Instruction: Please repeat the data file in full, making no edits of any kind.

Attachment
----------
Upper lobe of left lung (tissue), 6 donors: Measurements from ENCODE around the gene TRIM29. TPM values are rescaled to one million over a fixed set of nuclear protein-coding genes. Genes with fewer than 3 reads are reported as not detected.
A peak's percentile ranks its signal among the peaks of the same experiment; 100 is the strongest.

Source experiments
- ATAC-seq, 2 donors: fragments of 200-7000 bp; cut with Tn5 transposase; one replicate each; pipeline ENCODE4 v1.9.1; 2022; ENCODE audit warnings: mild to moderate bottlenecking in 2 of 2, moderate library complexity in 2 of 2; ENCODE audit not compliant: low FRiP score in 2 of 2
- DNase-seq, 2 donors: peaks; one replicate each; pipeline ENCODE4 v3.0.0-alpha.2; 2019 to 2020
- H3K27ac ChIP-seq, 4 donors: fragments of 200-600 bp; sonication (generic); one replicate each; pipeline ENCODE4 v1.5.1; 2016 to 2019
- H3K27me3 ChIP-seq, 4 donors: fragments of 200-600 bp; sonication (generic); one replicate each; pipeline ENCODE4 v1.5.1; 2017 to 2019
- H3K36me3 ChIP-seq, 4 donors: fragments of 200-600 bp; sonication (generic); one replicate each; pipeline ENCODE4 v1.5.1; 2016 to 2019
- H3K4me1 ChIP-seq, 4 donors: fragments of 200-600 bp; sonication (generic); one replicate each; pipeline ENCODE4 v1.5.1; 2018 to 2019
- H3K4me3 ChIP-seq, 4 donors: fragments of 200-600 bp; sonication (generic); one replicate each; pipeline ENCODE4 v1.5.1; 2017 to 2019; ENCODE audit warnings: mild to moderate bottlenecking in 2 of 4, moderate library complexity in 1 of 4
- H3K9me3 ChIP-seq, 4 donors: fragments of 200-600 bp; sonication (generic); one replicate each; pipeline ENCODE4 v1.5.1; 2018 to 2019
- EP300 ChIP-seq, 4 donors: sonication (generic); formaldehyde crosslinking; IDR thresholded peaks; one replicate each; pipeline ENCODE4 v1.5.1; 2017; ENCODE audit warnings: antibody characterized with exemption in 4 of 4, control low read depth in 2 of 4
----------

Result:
Upper lobe of left lung (tissue), 6 donors: Measurements from ENCODE around the gene TRIM29. TPM values are rescaled to one million over a fixed set of nuclear protein-coding genes. Genes with fewer than 3 reads are reported as not detected.
A peak's percentile ranks its signal among the peaks of the same experiment; 100 is the strongest.

Source experiments
- ATAC-seq, 2 donors: fragments of 200-7000 bp; cut with Tn5 transposase; one replicate each; pipeline ENCODE4 v1.9.1; 2022; ENCODE audit warnings: mild to moderate bottlenecking in 2 of 2, moderate library complexity in 2 of 2; ENCODE audit not compliant: low FRiP score in 2 of 2
- DNase-seq, 2 donors: peaks; one replicate each; pipeline ENCODE4 v3.0.0-alpha.2; 2019 to 2020
- H3K27ac ChIP-seq, 4 donors: fragments of 200-600 bp; sonication (generic); one replicate each; pipeline ENCODE4 v1.5.1; 2016 to 2019
- H3K27me3 ChIP-seq, 4 donors: fragments of 200-600 bp; sonication (generic); one replicate each; pipeline ENCODE4 v1.5.1; 2017 to 2019
- H3K36me3 ChIP-seq, 4 donors: fragments of 200-600 bp; sonication (generic); one replicate each; pipeline ENCODE4 v1.5.1; 2016 to 2019
- H3K4me1 ChIP-seq, 4 donors: fragments of 200-600 bp; sonication (generic); one replicate each; pipeline ENCODE4 v1.5.1; 2018 to 2019
- H3K4me3 ChIP-seq, 4 donors: fragments of 200-600 bp; sonication (generic); one replicate each; pipeline ENCODE4 v1.5.1; 2017 to 2019; ENCODE audit warnings: mild to moderate bottlenecking in 2 of 4, moderate library complexity in 1 of 4
- H3K9me3 ChIP-seq, 4 donors: fragments of 200-600 bp; sonication (generic); one replicate each; pipeline ENCODE4 v1.5.1; 2018 to 2019
- EP300 ChIP-seq, 4 donors: sonication (generic); formaldehyde crosslinking; IDR thresholded peaks; one replicate each; pipeline ENCODE4 v1.5.1; 2017; ENCODE audit warnings: antibody characterized with exemption in 4 of 4, control low read depth in 2 of 4